1 Oct 12:55 2005

### Re: Evolution of Language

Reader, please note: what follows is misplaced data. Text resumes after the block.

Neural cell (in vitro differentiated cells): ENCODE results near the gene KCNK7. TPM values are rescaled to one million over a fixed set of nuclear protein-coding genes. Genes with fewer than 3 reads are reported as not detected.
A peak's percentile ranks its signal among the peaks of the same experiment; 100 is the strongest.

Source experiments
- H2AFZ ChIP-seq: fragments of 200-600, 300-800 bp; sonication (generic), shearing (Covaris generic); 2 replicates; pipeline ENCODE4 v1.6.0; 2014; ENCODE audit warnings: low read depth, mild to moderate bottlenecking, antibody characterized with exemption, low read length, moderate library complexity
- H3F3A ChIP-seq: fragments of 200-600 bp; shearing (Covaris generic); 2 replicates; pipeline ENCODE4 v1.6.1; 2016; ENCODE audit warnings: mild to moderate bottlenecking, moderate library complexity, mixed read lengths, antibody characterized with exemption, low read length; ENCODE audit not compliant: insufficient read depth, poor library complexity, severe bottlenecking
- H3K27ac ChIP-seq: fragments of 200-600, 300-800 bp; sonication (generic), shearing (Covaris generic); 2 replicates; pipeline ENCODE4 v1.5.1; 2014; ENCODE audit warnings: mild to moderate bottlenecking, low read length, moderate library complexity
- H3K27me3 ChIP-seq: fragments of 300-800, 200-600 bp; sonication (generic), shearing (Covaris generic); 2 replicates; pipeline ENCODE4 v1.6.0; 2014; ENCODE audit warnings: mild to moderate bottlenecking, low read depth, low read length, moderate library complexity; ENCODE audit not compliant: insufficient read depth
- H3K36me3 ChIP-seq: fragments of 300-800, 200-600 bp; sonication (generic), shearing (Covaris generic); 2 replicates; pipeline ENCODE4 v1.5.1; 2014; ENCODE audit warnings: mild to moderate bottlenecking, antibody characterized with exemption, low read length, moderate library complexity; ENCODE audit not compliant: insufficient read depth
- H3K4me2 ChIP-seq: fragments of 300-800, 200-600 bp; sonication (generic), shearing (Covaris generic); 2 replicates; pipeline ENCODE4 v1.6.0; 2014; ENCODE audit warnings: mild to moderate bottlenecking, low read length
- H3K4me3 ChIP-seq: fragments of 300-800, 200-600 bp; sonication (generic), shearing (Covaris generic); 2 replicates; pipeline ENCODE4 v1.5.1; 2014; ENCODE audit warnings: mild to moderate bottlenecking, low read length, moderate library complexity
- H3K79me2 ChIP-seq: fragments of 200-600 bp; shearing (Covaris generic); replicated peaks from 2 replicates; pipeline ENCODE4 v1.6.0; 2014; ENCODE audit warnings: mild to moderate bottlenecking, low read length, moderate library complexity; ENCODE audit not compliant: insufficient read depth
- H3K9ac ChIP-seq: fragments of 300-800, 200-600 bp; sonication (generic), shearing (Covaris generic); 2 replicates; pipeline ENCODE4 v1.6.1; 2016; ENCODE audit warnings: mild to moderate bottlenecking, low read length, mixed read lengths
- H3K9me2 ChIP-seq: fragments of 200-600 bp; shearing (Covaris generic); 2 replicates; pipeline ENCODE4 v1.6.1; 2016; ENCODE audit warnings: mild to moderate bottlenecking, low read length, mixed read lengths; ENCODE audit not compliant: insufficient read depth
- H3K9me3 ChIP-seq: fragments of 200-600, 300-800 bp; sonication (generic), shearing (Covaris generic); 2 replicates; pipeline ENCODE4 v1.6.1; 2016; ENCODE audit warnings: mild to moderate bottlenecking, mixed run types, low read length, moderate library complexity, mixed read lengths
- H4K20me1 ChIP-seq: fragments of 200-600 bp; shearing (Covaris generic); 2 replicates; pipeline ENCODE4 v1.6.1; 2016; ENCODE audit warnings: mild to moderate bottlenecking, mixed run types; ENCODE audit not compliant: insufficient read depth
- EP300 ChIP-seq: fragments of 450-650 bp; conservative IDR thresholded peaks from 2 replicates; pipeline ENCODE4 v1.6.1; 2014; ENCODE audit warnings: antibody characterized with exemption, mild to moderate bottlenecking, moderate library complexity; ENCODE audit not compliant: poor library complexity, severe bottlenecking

On Friday 30 September 2005 02:57, Jean-Luc Delatre wrote: > On Thu, 29 Sep 2005 22:57:20 +0100 > > Hamish Harvey <hamish@...> wrote: > > What about > > > > {"the sum of X and Y", "the product of X and Y"} > > {"add X and Y", "multiply X by Y"} > > No two such classes. Their contents seem to me to just as similar/dissimilar as the original two: {"the sum of X and Y", "add X and Y"} {"the product of X and Y", "multiply X by Y"} "the sum of" is a result. "add" is an action. The connection in each case that one member of the class refers to the result of the other. The statements are not semantically equivalent, just related. The members of two classes I suggest are clearly similar in syntactic structure. They also have semantic similarity: the result of applying an operator to two values, and the action of doing so. So these seem to me to be equally valid "equivalence classes". > But all 4 items may be part of a "more general" "class" of binary > arithmetic operations. The overall structure of "all classes" being akin to The "more general" "class" seems to have do with the notion of binary arithmetic operations, abstracting away not only from the specific operator,(Continue reading)